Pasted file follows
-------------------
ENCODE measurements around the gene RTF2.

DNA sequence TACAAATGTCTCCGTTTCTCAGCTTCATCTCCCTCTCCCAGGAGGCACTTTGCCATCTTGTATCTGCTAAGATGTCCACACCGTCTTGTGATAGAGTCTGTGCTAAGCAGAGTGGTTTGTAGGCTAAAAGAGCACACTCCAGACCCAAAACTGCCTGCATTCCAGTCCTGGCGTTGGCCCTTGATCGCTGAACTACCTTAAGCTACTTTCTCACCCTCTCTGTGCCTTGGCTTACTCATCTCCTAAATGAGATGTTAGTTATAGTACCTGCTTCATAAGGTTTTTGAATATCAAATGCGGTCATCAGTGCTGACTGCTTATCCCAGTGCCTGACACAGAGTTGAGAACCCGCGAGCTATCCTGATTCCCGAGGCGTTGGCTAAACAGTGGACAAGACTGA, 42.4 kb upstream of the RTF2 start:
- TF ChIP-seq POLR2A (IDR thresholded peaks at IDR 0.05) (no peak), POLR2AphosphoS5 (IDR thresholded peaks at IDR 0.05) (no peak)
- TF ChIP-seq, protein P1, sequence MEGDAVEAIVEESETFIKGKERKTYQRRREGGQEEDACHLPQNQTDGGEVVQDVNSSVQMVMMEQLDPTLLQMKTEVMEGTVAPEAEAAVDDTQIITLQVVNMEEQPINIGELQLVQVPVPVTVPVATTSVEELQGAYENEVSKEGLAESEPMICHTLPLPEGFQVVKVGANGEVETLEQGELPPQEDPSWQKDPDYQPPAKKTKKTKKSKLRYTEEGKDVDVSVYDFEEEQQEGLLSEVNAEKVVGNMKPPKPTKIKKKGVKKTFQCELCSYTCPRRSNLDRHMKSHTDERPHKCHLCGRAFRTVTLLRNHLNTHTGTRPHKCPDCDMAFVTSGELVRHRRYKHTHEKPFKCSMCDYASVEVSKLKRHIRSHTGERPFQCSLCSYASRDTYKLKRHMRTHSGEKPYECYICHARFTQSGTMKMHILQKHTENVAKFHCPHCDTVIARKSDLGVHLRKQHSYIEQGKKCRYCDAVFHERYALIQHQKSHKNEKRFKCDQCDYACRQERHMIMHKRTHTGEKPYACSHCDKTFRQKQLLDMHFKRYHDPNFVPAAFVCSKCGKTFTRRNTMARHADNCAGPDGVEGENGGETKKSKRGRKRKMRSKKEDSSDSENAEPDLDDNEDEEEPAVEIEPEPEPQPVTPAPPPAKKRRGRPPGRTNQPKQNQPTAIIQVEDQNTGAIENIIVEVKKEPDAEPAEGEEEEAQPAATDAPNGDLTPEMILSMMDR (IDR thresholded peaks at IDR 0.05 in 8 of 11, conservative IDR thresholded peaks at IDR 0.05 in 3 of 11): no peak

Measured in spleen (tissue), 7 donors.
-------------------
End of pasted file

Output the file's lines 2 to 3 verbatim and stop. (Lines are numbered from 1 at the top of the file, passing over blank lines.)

DNA sequence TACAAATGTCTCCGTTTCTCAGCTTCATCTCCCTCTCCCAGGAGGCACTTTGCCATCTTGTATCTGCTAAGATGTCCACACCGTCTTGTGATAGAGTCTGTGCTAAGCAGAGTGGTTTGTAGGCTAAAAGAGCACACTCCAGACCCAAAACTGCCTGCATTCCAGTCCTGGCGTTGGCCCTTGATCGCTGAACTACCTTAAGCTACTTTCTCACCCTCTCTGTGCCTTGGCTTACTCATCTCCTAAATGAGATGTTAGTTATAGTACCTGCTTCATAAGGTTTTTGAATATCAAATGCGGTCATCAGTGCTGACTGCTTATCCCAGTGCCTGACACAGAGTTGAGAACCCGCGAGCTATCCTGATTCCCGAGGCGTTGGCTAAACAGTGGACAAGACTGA, 42.4 kb upstream of the RTF2 start:
- TF ChIP-seq POLR2A (IDR thresholded peaks at IDR 0.05) (no peak), POLR2AphosphoS5 (IDR thresholded peaks at IDR 0.05) (no peak)